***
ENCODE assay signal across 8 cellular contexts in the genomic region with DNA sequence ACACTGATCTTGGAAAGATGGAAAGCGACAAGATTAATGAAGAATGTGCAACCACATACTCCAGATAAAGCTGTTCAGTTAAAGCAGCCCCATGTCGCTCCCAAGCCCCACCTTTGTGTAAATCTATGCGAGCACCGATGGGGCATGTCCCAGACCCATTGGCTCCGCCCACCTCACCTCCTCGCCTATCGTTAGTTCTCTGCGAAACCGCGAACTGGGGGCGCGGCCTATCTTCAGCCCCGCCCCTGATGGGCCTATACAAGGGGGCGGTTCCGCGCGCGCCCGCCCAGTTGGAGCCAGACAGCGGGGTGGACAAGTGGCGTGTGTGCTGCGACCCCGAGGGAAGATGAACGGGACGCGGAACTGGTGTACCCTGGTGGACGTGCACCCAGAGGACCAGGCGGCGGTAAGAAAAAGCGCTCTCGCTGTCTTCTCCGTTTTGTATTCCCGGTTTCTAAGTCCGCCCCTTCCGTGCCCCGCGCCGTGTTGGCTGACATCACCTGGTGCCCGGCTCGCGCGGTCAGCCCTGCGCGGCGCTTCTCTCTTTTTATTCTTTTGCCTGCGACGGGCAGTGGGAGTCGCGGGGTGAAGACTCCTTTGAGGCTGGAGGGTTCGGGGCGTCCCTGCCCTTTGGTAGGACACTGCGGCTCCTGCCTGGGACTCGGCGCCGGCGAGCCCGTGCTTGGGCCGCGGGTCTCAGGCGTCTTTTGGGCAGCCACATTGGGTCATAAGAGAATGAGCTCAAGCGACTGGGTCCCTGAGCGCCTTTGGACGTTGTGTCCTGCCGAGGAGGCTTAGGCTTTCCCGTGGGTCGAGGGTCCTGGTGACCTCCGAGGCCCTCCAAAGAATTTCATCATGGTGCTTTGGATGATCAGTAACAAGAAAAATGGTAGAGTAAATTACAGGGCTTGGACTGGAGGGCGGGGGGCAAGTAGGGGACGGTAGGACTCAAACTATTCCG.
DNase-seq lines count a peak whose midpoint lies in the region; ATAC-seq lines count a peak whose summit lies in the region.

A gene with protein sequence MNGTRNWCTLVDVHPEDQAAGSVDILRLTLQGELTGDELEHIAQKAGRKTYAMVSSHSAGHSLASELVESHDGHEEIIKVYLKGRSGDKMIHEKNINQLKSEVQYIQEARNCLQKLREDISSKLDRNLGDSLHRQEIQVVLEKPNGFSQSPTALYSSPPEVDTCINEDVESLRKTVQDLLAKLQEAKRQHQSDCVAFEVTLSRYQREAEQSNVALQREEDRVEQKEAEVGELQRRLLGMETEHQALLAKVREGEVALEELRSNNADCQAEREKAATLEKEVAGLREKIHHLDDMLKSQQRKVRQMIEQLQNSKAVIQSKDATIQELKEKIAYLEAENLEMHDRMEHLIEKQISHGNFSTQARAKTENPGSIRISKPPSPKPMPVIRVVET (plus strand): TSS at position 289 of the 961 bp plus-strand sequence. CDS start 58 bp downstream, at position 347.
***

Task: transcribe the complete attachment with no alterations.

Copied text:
ENCODE assay signal across 8 cellular contexts in the genomic region with DNA sequence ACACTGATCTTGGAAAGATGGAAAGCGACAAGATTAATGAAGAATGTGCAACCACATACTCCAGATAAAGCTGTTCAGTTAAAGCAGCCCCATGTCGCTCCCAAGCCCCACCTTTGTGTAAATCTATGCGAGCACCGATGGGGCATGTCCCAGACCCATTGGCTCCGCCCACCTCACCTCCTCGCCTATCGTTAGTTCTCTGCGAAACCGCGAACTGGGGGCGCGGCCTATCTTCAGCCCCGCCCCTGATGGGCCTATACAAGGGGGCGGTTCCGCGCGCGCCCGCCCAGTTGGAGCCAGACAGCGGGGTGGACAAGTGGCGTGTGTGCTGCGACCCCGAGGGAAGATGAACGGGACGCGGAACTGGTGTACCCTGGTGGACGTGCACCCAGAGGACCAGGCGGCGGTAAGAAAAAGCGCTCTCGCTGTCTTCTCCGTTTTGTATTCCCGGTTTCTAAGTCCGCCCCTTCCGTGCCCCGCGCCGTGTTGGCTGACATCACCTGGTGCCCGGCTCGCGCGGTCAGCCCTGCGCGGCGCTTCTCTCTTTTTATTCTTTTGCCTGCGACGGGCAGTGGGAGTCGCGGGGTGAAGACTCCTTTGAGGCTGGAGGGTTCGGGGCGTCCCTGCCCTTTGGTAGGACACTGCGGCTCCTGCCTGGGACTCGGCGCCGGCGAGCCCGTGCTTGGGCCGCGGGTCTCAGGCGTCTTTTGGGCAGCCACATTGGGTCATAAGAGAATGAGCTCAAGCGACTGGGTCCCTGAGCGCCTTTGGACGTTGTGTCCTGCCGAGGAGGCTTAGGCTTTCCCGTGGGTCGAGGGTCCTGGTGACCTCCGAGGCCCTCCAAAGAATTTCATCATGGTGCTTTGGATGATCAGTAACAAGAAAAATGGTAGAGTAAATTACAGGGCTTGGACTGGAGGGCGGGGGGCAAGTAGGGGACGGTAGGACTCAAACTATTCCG.
DNase-seq lines count a peak whose midpoint lies in the region; ATAC-seq lines count a peak whose summit lies in the region.

A gene with protein sequence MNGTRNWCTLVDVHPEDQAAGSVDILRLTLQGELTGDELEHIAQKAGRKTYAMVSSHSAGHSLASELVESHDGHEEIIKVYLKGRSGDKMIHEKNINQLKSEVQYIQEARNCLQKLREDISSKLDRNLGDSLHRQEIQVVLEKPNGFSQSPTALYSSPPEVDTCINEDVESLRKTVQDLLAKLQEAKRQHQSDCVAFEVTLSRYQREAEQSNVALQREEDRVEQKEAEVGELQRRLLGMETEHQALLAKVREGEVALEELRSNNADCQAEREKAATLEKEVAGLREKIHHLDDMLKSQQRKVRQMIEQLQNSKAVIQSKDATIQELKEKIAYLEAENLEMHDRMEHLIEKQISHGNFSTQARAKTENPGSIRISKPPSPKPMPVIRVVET (plus strand): TSS at position 289 of the 961 bp plus-strand sequence. CDS start 58 bp downstream, at position 347.